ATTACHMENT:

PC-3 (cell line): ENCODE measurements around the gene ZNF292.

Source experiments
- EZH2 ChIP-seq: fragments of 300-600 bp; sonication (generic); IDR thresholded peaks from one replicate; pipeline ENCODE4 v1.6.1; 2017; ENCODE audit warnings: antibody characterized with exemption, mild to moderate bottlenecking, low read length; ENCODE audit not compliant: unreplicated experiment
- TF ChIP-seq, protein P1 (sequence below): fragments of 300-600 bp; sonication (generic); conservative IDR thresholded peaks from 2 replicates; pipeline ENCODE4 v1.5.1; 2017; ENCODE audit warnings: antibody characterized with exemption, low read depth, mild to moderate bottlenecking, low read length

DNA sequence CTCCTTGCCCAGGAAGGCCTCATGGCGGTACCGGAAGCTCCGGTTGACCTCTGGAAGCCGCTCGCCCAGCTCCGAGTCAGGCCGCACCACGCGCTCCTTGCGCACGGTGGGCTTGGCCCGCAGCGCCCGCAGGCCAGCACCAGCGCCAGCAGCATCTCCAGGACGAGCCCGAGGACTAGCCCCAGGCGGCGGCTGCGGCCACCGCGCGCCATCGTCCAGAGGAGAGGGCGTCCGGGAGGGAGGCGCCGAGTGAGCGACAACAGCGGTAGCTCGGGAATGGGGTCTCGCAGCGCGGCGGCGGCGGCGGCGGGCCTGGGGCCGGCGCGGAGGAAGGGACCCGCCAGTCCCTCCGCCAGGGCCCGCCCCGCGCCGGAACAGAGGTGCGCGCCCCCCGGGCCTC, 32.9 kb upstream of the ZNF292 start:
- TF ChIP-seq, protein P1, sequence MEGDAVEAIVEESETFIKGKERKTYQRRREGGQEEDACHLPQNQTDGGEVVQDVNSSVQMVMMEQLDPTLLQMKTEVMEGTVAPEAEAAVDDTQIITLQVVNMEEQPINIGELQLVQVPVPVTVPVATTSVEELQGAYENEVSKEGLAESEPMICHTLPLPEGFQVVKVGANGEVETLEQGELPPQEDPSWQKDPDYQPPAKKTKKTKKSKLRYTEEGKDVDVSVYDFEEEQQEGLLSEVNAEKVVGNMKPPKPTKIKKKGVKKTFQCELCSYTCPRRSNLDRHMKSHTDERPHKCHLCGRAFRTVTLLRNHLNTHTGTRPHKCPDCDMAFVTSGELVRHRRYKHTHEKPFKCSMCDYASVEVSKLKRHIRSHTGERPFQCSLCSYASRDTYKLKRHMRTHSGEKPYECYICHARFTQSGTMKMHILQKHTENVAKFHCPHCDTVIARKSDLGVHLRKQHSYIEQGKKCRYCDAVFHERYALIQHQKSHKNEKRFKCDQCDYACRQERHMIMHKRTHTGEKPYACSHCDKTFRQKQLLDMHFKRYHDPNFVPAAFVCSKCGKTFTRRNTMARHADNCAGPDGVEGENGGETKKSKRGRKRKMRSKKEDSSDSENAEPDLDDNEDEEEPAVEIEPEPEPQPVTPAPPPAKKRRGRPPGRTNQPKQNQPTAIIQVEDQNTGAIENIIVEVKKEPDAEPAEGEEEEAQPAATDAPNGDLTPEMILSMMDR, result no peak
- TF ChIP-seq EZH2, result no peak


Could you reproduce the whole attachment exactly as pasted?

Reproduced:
PC-3 (cell line): ENCODE measurements around the gene ZNF292.

Source experiments
- EZH2 ChIP-seq: fragments of 300-600 bp; sonication (generic); IDR thresholded peaks from one replicate; pipeline ENCODE4 v1.6.1; 2017; ENCODE audit warnings: antibody characterized with exemption, mild to moderate bottlenecking, low read length; ENCODE audit not compliant: unreplicated experiment
- TF ChIP-seq, protein P1 (sequence below): fragments of 300-600 bp; sonication (generic); conservative IDR thresholded peaks from 2 replicates; pipeline ENCODE4 v1.5.1; 2017; ENCODE audit warnings: antibody characterized with exemption, low read depth, mild to moderate bottlenecking, low read length

DNA sequence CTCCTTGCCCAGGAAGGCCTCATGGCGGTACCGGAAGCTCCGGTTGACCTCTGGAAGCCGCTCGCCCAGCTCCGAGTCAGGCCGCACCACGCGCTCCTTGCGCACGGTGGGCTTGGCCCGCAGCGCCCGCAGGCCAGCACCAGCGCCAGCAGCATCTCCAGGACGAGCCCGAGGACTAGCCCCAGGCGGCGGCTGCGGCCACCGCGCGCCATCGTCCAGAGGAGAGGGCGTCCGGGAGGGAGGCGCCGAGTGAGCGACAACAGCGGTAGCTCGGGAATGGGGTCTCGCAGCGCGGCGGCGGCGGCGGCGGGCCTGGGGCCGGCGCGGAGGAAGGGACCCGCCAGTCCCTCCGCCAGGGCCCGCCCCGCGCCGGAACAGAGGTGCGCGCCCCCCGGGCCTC, 32.9 kb upstream of the ZNF292 start:
- TF ChIP-seq, protein P1, sequence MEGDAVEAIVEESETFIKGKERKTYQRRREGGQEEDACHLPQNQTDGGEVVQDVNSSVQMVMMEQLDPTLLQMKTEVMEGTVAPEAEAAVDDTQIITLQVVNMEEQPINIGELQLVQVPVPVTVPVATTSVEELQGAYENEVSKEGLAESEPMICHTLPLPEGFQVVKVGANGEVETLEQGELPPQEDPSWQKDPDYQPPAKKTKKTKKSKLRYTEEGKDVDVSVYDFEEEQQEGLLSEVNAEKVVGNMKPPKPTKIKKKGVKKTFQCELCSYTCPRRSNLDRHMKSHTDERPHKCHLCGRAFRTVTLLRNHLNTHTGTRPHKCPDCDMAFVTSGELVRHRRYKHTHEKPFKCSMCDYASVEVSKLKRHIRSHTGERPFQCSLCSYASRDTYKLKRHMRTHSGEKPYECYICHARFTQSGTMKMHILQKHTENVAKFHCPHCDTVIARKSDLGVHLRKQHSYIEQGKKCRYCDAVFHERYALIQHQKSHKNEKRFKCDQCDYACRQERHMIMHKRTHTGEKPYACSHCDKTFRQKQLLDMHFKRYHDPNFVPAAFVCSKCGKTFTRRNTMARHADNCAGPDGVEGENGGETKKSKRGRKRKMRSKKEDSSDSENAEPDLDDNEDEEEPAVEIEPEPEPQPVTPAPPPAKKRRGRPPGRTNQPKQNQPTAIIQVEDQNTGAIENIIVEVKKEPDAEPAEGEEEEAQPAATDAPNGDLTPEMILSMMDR, result no peak
- TF ChIP-seq EZH2, result no peak